And so while I’m glad that these two girls’ deaths have not passed unnoticed, that the injustice they have suffered has brought public scrutiny to the violence women face, I wish I could talk to every young woman survivor and say, don’t do it.  I know this is awful.  I know they have made you feel powerless. I know they have made you feel like an object that exists only for their pleasure and power and mockery.  But don’t surrender to the message that you are the one who has to disappear.  Don’t do their work for them and make the problem that is you and your pesky determination that you matter go away.  Stick around and see justice done.

Make as much noise as you want.  Take up as much space as you want.  Eat what you want and dress how you want and be who you want to be.  Don’t disappear — be bigger and more visible and live life more fully than ever.   End this obsession with women’s death and replace it instead with a fervor for women’s life — life that is equal, happy, fulfilling, and safe.

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Girls’ education and the myth of “culture”

Lately, the news has been filled with horrifying accounts of the terrorist attacks on girls who are trying to get educations in the Middle East.  Every time I read another story about school wells being poisoned in Afghanistan or girls having to attend school secretly under the guise of taking sewing lessons, I get more anxious about the fate of women in the world today.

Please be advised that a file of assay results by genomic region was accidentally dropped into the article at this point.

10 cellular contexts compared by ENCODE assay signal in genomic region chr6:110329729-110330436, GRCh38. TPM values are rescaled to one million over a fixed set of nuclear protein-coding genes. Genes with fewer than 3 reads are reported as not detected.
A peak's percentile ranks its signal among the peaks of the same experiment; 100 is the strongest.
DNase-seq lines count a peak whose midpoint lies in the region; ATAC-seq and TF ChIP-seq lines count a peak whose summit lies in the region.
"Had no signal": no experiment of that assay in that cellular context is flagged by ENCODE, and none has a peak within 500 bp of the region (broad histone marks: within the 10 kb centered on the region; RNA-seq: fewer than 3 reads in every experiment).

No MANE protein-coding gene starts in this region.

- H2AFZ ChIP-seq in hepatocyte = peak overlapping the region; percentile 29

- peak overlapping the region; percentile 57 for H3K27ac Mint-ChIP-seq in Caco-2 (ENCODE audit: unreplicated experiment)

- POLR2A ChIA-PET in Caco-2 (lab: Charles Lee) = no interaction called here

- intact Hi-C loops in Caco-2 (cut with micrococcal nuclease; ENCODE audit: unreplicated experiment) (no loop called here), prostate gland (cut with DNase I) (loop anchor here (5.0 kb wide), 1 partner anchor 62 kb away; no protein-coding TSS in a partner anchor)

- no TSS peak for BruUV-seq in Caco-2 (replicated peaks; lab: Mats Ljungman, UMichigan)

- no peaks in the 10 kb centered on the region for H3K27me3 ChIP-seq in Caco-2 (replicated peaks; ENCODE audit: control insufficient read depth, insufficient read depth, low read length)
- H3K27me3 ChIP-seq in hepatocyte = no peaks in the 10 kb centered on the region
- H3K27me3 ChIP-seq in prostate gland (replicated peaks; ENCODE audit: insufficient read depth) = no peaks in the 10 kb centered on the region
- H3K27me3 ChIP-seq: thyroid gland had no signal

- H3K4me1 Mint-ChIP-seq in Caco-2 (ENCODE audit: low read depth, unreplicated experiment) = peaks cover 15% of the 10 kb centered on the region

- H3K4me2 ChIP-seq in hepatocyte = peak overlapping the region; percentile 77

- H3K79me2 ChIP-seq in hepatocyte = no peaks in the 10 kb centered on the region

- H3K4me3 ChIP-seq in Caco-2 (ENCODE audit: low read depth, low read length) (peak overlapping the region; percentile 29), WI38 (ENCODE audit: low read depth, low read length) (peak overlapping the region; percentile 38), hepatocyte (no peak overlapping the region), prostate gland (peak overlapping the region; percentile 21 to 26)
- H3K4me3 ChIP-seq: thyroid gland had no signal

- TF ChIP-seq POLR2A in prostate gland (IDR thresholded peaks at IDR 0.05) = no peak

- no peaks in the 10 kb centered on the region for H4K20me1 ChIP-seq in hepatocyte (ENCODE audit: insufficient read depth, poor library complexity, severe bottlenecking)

Malala Yousafzai

Malala Yousafzai

Most prominent among these attacks is the one on Malala Yousafzai, who was shot in the head by the Taliban for promoting girls’ education in Pakistan.  Malala, who at 15 has more courage and integrity in her little finger than can be found in the entire populations of mid-sized cities, has continued to forge ahead in her fight to secure education for women in the Middle East from her hospital bed in England–despite ongoing threats from the Taliban, which says that Malala is a target because she promotes “Western thinking.”

The slippage there between attacking women’s rights under the guise of attacking “Western thinking” makes me wonder to what extent terrorism is really all about controlling women.  Is the real crime of the West, in the eyes of the Taliban and other Islamist extremist groups, our stubborn insistence that women deserve basic human rights?